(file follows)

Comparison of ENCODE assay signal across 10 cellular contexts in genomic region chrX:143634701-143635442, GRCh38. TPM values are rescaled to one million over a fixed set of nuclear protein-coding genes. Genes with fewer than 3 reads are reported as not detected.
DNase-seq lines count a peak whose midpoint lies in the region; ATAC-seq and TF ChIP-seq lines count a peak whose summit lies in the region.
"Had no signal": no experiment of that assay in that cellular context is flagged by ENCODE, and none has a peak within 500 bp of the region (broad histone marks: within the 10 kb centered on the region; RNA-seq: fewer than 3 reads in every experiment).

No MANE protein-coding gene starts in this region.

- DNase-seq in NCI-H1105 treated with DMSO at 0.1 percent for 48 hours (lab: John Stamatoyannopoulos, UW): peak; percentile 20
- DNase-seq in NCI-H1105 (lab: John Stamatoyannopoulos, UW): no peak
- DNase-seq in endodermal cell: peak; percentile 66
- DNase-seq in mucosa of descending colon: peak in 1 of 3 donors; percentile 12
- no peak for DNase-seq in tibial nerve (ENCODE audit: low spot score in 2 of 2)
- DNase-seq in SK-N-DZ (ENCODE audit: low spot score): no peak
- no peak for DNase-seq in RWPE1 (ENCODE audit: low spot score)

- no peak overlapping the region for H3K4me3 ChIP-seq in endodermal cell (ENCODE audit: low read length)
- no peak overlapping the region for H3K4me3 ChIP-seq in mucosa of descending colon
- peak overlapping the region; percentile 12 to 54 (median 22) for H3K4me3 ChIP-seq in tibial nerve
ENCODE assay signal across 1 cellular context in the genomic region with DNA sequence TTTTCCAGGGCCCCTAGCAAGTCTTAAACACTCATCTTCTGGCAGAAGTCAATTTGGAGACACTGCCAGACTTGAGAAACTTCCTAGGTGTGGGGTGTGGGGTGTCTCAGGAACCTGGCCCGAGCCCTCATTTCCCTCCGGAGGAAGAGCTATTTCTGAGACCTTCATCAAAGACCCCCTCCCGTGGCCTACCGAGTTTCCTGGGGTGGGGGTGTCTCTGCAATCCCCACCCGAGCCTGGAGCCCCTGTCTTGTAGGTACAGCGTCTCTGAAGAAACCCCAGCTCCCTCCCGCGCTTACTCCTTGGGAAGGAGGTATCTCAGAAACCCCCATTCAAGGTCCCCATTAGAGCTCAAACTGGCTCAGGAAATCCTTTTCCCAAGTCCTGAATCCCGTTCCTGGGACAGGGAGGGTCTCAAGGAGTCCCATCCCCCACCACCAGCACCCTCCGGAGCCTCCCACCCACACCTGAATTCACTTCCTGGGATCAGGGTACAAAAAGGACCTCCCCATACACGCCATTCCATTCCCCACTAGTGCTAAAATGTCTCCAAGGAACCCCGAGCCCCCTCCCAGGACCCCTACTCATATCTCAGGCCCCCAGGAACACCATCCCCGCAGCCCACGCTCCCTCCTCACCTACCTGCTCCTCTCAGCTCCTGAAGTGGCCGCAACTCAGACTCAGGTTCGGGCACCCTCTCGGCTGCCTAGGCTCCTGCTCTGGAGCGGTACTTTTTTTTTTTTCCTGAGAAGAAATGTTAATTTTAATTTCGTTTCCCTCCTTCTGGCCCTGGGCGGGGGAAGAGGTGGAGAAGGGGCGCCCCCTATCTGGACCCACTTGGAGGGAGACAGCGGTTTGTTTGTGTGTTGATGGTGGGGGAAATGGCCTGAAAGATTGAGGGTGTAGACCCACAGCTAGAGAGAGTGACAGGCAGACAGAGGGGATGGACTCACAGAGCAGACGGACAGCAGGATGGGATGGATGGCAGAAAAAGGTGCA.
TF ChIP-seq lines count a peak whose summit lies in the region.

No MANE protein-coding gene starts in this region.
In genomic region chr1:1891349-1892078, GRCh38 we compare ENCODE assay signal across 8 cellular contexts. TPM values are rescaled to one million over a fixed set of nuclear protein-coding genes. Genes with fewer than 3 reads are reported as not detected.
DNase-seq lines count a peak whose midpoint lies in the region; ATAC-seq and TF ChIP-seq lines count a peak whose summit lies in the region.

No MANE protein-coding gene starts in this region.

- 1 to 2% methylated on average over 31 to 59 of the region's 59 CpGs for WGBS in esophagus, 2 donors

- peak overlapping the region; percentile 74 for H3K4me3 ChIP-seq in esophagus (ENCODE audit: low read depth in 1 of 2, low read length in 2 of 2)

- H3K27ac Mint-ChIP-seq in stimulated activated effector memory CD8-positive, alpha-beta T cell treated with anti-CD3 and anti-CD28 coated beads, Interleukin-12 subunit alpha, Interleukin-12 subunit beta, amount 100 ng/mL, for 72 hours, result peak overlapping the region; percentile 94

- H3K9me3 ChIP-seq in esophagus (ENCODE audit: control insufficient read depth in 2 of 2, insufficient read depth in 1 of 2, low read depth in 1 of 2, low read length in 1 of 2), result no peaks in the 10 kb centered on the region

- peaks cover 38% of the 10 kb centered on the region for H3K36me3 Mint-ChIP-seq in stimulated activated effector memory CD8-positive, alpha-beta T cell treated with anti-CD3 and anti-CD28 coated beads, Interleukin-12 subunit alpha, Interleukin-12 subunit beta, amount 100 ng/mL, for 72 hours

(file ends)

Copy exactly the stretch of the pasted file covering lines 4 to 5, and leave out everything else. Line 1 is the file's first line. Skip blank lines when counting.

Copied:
No MANE protein-coding gene starts in this region.

- DNase-seq in NCI-H1105 treated with DMSO at 0.1 percent for 48 hours (lab: John Stamatoyannopoulos, UW): peak; percentile 20